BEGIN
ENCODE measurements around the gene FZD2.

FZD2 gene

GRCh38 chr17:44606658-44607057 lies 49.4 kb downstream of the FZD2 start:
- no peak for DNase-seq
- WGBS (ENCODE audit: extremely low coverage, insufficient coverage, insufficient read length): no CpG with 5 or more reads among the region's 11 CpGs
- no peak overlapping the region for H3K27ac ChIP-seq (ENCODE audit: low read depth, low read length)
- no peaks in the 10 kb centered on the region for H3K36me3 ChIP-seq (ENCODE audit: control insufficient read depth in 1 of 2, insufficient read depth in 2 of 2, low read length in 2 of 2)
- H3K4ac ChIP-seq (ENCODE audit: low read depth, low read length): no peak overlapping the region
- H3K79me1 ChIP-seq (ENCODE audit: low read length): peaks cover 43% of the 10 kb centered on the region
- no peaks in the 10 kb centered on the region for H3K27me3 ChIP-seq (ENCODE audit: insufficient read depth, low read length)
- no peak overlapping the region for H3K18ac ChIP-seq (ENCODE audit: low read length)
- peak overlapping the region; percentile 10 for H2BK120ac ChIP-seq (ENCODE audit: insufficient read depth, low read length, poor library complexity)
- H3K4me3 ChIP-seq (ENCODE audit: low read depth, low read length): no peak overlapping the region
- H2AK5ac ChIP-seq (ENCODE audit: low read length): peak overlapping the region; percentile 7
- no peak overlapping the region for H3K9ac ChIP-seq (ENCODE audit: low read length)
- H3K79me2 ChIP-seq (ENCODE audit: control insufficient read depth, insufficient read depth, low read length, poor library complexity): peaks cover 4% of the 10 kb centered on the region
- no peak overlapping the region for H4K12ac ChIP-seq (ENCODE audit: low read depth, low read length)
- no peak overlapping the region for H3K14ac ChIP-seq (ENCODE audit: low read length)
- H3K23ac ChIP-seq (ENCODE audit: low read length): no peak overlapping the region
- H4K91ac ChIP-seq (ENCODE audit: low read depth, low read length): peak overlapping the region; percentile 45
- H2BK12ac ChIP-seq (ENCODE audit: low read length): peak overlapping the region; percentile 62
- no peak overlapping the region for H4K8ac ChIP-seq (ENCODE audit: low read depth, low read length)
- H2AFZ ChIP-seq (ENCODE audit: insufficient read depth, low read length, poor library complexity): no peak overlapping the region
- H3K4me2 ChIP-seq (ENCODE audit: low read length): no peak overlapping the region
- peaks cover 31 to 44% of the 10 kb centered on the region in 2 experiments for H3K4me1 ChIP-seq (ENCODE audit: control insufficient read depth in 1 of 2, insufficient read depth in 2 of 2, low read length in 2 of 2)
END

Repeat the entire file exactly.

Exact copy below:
ENCODE measurements around the gene FZD2.

FZD2 gene

GRCh38 chr17:44606658-44607057 lies 49.4 kb downstream of the FZD2 start:
- no peak for DNase-seq
- WGBS (ENCODE audit: extremely low coverage, insufficient coverage, insufficient read length): no CpG with 5 or more reads among the region's 11 CpGs
- no peak overlapping the region for H3K27ac ChIP-seq (ENCODE audit: low read depth, low read length)
- no peaks in the 10 kb centered on the region for H3K36me3 ChIP-seq (ENCODE audit: control insufficient read depth in 1 of 2, insufficient read depth in 2 of 2, low read length in 2 of 2)
- H3K4ac ChIP-seq (ENCODE audit: low read depth, low read length): no peak overlapping the region
- H3K79me1 ChIP-seq (ENCODE audit: low read length): peaks cover 43% of the 10 kb centered on the region
- no peaks in the 10 kb centered on the region for H3K27me3 ChIP-seq (ENCODE audit: insufficient read depth, low read length)
- no peak overlapping the region for H3K18ac ChIP-seq (ENCODE audit: low read length)
- peak overlapping the region; percentile 10 for H2BK120ac ChIP-seq (ENCODE audit: insufficient read depth, low read length, poor library complexity)
- H3K4me3 ChIP-seq (ENCODE audit: low read depth, low read length): no peak overlapping the region
- H2AK5ac ChIP-seq (ENCODE audit: low read length): peak overlapping the region; percentile 7
- no peak overlapping the region for H3K9ac ChIP-seq (ENCODE audit: low read length)
- H3K79me2 ChIP-seq (ENCODE audit: control insufficient read depth, insufficient read depth, low read length, poor library complexity): peaks cover 4% of the 10 kb centered on the region
- no peak overlapping the region for H4K12ac ChIP-seq (ENCODE audit: low read depth, low read length)
- no peak overlapping the region for H3K14ac ChIP-seq (ENCODE audit: low read length)
- H3K23ac ChIP-seq (ENCODE audit: low read length): no peak overlapping the region
- H4K91ac ChIP-seq (ENCODE audit: low read depth, low read length): peak overlapping the region; percentile 45
- H2BK12ac ChIP-seq (ENCODE audit: low read length): peak overlapping the region; percentile 62
- no peak overlapping the region for H4K8ac ChIP-seq (ENCODE audit: low read depth, low read length)
- H2AFZ ChIP-seq (ENCODE audit: insufficient read depth, low read length, poor library complexity): no peak overlapping the region
- H3K4me2 ChIP-seq (ENCODE audit: low read length): no peak overlapping the region
- peaks cover 31 to 44% of the 10 kb centered on the region in 2 experiments for H3K4me1 ChIP-seq (ENCODE audit: control insufficient read depth in 1 of 2, insufficient read depth in 2 of 2, low read length in 2 of 2)